Gordon Dexter on 22 Feb 2009 13:06:08 -0800

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Re: [PLUG] ATI Open Source Driver Status

Christopher Shanahan wrote:
On Saturday 21 February 2009 14:17:59 Casey Bralla wrote:
> I'm planning a video card purcahse soon. I'd like to go with ATI due
> to their better open source support (or at least, better open source
> noises).
> The last I heard, ATI closed source drivers were superior to the open
> source ones.
> Anybody have any opinions on them?

I'm using an ASUS EAH4850 512Mb PCIe v2 card with dual 21" monitors
running the radeonhd driver on openSUSE 11.1 without problems. The card
with the radeonhd driver works very well, though I don't do any gaming.
I spent a lot of time researching video cards for my latest machine
paying close attention to heat and size. A number of the higher-end
cards require two open slots and a lot of room in your case - they are
long and their heat sinks make them wide.

For example:

As for ATI's driver, I've used it in the (recent) past but I find that
the radeonhd driver does what I need very well so I have no need to
compile ATI's driver myself or look for a binary package. I'm running a
64-bit OS so compiling ATI's driver isn't as straight forward as it is
for a 32-bit environment. To do so I would have had to install a large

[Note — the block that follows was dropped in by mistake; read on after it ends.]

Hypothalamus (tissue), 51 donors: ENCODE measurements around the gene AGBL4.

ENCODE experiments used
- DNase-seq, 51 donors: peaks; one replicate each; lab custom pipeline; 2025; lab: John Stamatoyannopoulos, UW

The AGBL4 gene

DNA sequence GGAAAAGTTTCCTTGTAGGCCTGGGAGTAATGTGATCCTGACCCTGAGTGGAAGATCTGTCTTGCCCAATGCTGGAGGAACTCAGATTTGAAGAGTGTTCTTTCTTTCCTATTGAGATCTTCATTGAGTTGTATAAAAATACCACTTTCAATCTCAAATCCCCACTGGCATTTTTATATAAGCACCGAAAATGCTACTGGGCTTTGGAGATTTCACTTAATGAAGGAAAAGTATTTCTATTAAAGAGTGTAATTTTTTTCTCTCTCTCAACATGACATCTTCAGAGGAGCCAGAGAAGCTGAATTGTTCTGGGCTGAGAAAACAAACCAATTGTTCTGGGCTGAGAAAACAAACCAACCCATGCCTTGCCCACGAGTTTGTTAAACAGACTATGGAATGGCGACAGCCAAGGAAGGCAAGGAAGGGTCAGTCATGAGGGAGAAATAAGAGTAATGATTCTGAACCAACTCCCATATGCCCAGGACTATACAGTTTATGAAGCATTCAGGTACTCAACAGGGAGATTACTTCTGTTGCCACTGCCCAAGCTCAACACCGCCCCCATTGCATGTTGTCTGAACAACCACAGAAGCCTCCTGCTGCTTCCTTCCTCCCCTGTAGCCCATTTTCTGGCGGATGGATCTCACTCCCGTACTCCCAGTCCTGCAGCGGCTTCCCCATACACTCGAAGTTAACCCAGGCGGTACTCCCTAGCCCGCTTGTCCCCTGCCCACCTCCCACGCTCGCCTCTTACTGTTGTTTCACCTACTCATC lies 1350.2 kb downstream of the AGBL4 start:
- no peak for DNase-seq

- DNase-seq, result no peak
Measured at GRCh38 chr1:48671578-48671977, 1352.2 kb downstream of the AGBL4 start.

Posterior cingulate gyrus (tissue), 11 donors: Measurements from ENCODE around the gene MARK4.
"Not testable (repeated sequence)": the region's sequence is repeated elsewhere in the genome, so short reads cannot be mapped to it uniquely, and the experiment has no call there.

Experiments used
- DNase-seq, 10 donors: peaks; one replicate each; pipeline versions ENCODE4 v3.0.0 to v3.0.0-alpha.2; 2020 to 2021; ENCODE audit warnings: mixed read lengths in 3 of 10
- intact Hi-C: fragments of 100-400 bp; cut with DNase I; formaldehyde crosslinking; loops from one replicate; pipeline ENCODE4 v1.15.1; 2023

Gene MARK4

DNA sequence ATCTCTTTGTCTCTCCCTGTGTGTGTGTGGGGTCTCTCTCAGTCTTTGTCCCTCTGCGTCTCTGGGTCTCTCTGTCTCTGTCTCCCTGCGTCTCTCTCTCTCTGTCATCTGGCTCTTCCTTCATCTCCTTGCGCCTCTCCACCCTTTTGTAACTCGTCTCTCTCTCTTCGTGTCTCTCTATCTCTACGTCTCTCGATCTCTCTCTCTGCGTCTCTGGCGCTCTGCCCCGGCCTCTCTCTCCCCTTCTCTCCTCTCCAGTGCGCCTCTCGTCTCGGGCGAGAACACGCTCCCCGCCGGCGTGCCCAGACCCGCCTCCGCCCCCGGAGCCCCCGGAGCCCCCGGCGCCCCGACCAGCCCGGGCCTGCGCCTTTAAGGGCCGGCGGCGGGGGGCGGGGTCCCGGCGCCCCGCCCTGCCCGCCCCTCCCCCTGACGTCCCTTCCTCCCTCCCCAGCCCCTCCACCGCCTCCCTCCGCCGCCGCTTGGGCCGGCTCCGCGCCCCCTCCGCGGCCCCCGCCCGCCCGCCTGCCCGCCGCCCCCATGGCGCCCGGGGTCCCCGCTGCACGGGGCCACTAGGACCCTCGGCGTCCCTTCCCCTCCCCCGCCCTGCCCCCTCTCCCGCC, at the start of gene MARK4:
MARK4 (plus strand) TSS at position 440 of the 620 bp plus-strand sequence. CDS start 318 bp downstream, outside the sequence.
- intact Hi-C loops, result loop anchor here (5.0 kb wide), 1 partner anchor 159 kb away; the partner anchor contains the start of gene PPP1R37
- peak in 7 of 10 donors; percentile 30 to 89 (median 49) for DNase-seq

number of 32-bit libraries on my 64-bit machine, and then deal with a
number of additional package dependencies. Completely do-able, just not
worth the trouble for me. Note that there is (now) a binary package
available for openSUSE 11.1 64-bit, but it wasn't available when the
OS was first released.

I'm also running KDE v4.2 so when I purchased my ATI card I had to
consider all the problems nvidia was having with their driver and KDE
4.x. And the open source nv driver isn't as far along as the open source
radeonhd driver.

I have stuck with nVidia up to now due to their reputation for having slightly better closed drivers.  I've been considering doing a build somewhat soon, so I asked a friend who follows kernel happenings just a few weeks ago and he said go with ATI.  I was actually somewhat surprised, since I got the general impression that the open source drivers were making slow progress.  I guess the expectation is that ATI drivers will improve dramatically due to the release of the specs for them, and the nVidia drivers will be somewhat stagnant.

So I guess nVidia is the practical, safe choice and ATI is the principled, long-term optimistic choice.

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